Three of the cases were from Oahu and a fourth was a Hawaii resident diagnosed out of state.
Of the 613 people in Hawaii verified to be infected with the virus to date, 516 of them have recovered to be released from isolation.
“Before the governor imposed social distancing and shut down measures, we had about 20 cases per day,” said Edward Desmond, State Laboratories Administrator for the Department of Health. “Now we’re in the single digits per day, so we’ve had some successful control measures.”
Half of the cases to date have been travel-associated. Aside from 57 infections that are still under investigation by the health department, the remainder of infections are community-associated.
“With Hawaii’s low rate of infection, we are looking to ease restrictions and will start to reopen our local economy,” Gov. David Ige said in a press conference Wednesday. “However, this will be done in a phased approach, based on health data, science, and guidance from our health care advisors.”
Ige and county mayors will work together as they make decisions.
Diagnostic testing by private laboratories for COVID-19 has improved in efficiency in recent weeks. The five laboratories across the state that collect and process specimens from Hawaii patients can now produce results within 24 hours. In the past, it could take nearly two weeks.
The laboratories can now process more tests per day than they are receiving, said Desmond.
No new hospitalizations were reported on Wednesday. Sixty-nine people remain hospitalized across the state, including 53 on Oahu, 14 on Maui, and one patient each on the Big Island and Kauai.
A cluster of infections that began at Maui Memorial Medical Center involve 38 staff and 20 patients who are being monitored by DOH, officials said. A new infection of a health worker possibly involved in the cluster of infections was reported Monday by another worker at MMMC, according to Hawaii News Now.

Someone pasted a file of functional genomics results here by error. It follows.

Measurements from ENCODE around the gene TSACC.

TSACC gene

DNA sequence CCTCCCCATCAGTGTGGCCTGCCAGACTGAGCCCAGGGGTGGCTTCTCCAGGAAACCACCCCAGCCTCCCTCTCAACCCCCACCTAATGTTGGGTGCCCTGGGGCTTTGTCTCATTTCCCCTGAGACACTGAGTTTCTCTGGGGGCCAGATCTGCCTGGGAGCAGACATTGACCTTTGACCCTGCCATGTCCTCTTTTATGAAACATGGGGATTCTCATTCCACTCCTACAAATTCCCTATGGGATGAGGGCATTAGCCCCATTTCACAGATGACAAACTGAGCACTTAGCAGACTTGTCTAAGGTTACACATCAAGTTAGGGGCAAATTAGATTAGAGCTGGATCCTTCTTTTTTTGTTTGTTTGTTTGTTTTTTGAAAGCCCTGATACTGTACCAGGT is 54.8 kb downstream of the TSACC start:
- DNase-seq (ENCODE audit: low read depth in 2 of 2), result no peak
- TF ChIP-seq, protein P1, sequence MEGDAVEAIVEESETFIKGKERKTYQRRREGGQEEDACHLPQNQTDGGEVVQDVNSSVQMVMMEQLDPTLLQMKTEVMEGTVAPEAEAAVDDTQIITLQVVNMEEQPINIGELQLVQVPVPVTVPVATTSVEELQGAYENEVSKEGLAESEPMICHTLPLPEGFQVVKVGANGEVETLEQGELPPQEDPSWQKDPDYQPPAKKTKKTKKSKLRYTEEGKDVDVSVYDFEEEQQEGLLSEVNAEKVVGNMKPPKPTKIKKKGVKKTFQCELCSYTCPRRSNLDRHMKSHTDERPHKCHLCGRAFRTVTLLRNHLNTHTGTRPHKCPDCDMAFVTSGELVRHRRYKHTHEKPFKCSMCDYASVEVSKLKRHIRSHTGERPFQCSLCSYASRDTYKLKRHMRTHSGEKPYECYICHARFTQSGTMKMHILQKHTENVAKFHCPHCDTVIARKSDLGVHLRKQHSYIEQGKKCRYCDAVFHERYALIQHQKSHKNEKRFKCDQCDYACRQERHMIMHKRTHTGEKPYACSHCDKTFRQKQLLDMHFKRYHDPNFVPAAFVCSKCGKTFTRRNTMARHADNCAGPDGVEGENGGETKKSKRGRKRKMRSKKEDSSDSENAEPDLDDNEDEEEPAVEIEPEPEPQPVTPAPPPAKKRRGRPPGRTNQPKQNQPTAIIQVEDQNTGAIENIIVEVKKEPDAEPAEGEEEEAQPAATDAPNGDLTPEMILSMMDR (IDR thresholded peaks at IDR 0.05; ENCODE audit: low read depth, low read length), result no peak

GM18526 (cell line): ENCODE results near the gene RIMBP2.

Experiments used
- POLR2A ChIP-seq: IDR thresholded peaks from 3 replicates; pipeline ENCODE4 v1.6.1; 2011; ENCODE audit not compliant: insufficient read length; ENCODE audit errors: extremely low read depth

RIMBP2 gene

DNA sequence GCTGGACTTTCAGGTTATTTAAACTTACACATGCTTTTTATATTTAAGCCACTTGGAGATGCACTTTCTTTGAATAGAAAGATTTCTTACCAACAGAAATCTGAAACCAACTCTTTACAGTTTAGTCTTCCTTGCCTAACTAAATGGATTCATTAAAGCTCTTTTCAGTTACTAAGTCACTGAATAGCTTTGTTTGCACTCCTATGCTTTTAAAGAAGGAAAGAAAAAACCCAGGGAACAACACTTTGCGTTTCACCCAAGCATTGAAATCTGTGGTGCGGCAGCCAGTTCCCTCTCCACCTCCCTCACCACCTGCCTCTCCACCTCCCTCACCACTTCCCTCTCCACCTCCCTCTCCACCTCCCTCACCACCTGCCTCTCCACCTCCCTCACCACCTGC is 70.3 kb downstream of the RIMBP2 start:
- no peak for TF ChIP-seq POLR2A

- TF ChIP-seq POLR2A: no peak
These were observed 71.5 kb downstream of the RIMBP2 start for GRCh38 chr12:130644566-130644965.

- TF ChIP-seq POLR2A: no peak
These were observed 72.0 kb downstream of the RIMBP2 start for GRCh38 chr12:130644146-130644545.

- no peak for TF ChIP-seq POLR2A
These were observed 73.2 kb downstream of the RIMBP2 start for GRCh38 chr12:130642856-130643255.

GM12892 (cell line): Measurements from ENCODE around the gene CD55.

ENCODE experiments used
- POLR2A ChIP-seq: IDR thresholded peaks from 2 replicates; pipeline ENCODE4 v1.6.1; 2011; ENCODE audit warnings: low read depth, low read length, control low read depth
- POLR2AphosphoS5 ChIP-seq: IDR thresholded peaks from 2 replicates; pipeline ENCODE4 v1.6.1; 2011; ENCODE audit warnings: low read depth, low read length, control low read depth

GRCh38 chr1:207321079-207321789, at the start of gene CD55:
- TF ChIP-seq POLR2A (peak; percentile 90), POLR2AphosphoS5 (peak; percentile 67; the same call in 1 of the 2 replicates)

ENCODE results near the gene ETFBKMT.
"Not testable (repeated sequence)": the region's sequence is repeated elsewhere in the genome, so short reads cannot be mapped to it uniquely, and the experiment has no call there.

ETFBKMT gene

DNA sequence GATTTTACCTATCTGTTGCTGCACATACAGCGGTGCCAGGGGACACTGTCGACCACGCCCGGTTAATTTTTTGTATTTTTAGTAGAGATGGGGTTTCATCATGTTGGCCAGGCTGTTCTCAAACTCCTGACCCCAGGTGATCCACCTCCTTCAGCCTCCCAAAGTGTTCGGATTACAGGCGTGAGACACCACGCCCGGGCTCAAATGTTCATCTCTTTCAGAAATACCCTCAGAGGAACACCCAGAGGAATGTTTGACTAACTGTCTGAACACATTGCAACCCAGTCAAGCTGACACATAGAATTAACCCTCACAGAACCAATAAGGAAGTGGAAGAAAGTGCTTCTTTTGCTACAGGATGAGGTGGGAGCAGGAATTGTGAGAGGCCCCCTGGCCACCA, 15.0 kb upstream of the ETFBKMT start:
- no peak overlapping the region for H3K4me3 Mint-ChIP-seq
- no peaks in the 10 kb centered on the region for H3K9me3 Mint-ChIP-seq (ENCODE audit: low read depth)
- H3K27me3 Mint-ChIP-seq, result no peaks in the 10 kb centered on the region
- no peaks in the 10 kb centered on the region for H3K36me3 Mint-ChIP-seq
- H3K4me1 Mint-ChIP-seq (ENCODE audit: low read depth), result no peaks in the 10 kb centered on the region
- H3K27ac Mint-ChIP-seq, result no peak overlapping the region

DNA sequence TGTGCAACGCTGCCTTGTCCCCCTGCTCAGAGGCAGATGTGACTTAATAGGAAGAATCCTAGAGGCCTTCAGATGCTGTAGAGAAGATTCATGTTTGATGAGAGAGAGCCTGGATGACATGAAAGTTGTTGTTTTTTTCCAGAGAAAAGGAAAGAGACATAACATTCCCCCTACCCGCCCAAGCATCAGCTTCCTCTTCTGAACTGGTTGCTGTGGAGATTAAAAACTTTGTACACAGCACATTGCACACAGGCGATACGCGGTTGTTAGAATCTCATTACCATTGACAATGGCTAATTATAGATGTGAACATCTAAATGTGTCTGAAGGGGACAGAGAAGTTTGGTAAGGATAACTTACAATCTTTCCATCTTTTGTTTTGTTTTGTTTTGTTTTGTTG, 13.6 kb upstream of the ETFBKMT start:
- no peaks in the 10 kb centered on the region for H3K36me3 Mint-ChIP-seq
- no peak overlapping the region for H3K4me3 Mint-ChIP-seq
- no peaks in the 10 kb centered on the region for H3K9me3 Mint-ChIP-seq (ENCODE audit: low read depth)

Maui’s documented COVID-19 patient count remained at 115 to date, with three new recoveries reported on Wednesday. Eighty-three people on Maui have recovered to date.
Fifty-three of the 70 patients diagnosed with COVID-19 on Hawaii Island to date have recovered.
On Wednesday, Honolulu County logged three new coronavirus cases and six new recoveries. Of the 399 people diagnosed on Oahu to date, 360 have recovered and been released from isolation, the department reports.
Only one active case of COVID-19 is being monitored on Kauai, where 21 infections have been verified to date, but 20 people have qualified to be released from isolation. Kauai has gone more than two weeks without a new case of the coronavirus.
People qualify to be released from isolation once they complete a 14-day quarantine and at least a week has passed since their symptoms began and three days have gone by without a fever, according to federal guidelines.
Sixteen people have died in Hawaii to date, including 11 on Oahu and five on Maui.
“This is the lowest mortality rate in the United States,” Lt. Gov. Josh Green said Wednesday at a press conference.
Clinical Labs of Hawaii announced Wednesday it will start this week to conduct antibody testing for SARS-CoV-2, the virus that causes COVID-19, in addition to its current molecular testing.
The serology tests, approved by an FDA Emergency Use Authorization, are designed to detect IgG antibodies among patients who have been exposed to the virus.
“Results from antibody testing should not be used as the sole basis to diagnose or exclude SARs-CoV-2 infection or to inform infection status or immunity. Follow-up, concurrent or alternative testing with molecular diagnostic testing should be considered for patient management if clinically indicated,” said Jerry Hussong, CEO of Sonic Healthcare USA, the parent company of Clinical Laboratories of Hawaii.
Collectively, the laboratories in Hawaii have the capability to conduct 3,000 tests per day. They currently process anywhere from 400 to 1,000 per day.
Testing for antibodies could be useful for identifying patients that could donate plasma for others’ treatment, Desmond said, but scientific research about serological testing is still underway. This week, researchers found that those with antibodies can still be infectious.